Florida Gov. Rick Scott believes the Sunshine State is on its way to becoming the top shipping state in the nation, and he’s backing that notion with hundreds of millions of dollars.
Scott’s latest announcement of planned port funding came Oct. 16 as he addressed the 102nd annual convention of the American Association of Port Authorities at the JW Marriott Grande Lakes Convention Center in Orlando.
“We will be the No. 1 shipping state in the country,” Scott said. “For every dollar we invest in ports, we get nice-paying jobs.”
The governor noted that the state has invested $640 million in Florida’s 15 deepwater ports since 2011, with, most recently, a $150 million investment from bond proceeds announced Sept. 24 to be allocated toward 16 port projects.
Then he announced that he plans to recommend to the Florida Legislature when it reconvenes in March that another $35 million in state funding be directed to critical port projects, with Port Everglades targeted for $14.7 million for its berth expansion project, the Port of Tampa for $10.4 million for container yard improvements, and Port Canaveral for $9.7 million for container yard development.
Citing the economic need for Florida to do more manufacturing, Scott said, “If you want more manufacturing jobs, you should put more money into ports.
“While the federal government doesn’t do their job, if we do our job, we’ll get jobs,” Scott said, specifically noting the lack of federal support yet state backing for PortMiami projects that are anticipated to result in generation of 33,000 jobs.
Bill Johnson, PortMiami’s director, exulted, “Gov. Scott gets it,” and, in his role as chairman of the Florida Ports Council, presented the governor with the council’s Economic Visionary Award.
The need for investment in ports was a recurring theme at the AAPA convention, which extended from Oct. 13-17, with Port Canaveral serving as host.
Port industry economist Dr. John C. Martin, president of Lancaster, Pa.-based Martin Associates, said $64 billion will have to be invested in U.S. port infrastructure, including in automation and other terminal productivity enhancements, over the next five years in order for the nation’s ports to handle increased volumes and larger ships that are on the horizon in part because of the Panama Canal expansion, which is slated for 2015 completion. “We’re not ready on the East Coast and the Gulf Coast to handle the bigger ships that are coming,” Martin said.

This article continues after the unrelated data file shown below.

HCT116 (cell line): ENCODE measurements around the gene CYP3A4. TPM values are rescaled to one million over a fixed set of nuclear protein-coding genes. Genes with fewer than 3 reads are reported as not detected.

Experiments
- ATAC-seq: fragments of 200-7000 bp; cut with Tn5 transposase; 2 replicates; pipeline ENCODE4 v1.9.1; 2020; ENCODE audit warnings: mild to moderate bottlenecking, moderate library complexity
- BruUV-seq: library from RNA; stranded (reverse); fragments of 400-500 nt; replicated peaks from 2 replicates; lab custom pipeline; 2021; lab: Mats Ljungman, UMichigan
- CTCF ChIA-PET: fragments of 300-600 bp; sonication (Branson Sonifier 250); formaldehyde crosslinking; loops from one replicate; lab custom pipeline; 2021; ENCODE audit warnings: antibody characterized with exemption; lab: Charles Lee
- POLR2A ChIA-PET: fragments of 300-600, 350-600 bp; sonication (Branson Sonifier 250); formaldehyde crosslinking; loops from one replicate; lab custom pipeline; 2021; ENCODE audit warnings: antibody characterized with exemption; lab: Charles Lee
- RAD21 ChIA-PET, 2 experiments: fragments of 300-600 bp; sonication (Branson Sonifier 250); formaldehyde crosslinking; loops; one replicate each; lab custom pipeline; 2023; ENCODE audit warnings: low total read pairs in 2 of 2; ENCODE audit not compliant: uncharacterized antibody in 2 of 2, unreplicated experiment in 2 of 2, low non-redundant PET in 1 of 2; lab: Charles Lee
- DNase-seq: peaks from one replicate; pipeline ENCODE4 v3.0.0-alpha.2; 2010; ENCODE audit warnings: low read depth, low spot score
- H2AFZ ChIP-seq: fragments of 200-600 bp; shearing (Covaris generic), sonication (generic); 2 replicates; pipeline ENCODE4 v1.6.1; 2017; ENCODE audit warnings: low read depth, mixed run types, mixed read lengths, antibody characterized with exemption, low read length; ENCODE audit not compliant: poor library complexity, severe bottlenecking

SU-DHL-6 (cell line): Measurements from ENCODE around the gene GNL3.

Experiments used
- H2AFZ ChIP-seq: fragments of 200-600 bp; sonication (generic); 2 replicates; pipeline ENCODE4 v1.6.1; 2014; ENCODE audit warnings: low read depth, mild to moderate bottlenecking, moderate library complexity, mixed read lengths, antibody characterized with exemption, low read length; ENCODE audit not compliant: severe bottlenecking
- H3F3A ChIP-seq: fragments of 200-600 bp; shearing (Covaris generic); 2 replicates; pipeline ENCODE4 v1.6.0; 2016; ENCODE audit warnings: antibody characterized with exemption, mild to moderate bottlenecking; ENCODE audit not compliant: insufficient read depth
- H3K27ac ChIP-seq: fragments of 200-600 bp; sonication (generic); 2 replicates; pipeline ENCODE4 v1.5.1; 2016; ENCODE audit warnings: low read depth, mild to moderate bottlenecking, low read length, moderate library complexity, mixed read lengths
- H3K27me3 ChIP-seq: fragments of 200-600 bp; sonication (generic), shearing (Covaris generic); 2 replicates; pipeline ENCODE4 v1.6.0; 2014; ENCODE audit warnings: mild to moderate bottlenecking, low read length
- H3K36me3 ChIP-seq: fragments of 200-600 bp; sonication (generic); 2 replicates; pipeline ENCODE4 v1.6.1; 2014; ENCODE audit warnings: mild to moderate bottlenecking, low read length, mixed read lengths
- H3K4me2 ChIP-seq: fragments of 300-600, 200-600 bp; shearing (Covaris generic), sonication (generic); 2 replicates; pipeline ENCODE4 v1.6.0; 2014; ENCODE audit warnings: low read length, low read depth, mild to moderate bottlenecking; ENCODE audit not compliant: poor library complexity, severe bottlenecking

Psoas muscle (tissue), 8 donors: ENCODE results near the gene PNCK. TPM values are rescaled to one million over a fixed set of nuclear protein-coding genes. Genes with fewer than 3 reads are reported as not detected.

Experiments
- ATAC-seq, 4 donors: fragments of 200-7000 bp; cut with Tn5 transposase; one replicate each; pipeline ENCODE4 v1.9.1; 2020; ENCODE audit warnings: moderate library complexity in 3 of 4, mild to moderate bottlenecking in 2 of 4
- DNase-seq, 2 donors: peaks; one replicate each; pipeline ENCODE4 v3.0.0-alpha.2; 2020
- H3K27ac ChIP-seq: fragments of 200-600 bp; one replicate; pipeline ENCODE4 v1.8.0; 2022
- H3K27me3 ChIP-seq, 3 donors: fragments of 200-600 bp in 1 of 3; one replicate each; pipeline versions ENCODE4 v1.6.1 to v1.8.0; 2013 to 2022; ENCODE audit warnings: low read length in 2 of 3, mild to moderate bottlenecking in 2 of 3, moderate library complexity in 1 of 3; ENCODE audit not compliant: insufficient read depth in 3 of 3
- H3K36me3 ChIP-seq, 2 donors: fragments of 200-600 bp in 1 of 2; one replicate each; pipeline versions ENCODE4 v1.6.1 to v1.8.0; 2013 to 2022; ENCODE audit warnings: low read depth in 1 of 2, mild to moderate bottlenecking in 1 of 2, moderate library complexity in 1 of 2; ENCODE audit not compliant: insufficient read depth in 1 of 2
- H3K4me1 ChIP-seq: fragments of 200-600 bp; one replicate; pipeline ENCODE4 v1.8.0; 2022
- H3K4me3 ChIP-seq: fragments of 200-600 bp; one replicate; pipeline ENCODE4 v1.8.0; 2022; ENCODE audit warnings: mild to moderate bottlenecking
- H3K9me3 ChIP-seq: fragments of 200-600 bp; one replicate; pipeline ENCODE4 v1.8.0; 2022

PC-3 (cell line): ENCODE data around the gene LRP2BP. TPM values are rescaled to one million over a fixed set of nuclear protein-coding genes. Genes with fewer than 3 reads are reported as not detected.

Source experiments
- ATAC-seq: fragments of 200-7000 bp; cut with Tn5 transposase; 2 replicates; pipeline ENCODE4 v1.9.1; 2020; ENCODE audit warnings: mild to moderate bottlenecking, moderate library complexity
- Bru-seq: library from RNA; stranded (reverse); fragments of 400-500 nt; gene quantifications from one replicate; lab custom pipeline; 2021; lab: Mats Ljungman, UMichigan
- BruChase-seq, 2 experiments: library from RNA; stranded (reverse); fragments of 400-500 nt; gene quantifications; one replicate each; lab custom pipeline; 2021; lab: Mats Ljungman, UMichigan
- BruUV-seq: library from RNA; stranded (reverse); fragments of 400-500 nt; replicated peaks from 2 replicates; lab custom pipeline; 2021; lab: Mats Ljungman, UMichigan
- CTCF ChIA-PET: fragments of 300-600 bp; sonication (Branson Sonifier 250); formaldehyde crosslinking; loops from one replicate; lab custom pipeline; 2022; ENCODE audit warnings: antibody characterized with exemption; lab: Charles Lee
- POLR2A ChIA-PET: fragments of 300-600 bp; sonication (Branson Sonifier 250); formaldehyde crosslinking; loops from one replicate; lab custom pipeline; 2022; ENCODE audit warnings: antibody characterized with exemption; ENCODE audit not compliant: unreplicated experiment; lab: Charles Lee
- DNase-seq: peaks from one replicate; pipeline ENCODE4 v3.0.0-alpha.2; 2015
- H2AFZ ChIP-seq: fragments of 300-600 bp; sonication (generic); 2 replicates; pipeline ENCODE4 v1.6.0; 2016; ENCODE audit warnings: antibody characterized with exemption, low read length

Financial adviser David Levy, managing director of New York-based Goldman Sachs & Co., pointed out the crucial role that private funding must play in port infrastructure funding, commenting, “I think there is plenty of capital available if you can present the right economic paradigm.”
Bruce E. Cashon, senior VP and chief operating officer of East Brunswick, N.J.-based Ceres Terminal Inc., said who invests in port infrastructure is one of three key factors impacting container and nonbulk cargo trade, the other two being deployment and capacity of vessels and development of infrastructure that supports ports, such as highways, bridges and tunnels, all of which, he said, are seriously underfunded.
Cashon pointed out that market conditions remain challenging, with “too much capacity chasing too little cargo,” continuing weak U.S. consumer demand, and downward pressure on terminal operating and stevedoring rates due to growing ocean carrier alliance alignments.
To survive evolving demands, according to Cashon, terminal operating companies will focus all the more on throughput costs and handling cargo efficiently; will be less likely to engage in proprietary container terminal operations for an individual shipping line; will undergo more consolidation; will form more asset-efficient sharing of operations and equipment; will push to automation sooner where possible; will enter into more joint ventures with carriers; and will implement new billing approaches.
The convention also provided a forum for the signing of a memorandum of understanding between AAPA and Green Marine Management Corp., a Quebec-based not-for-profit organization offering voluntary sustainability programs for the marine transportation industry. The agreement calls for a productive working relationship in support of mutual goals to advance environmental protection at Western Hemisphere seaports.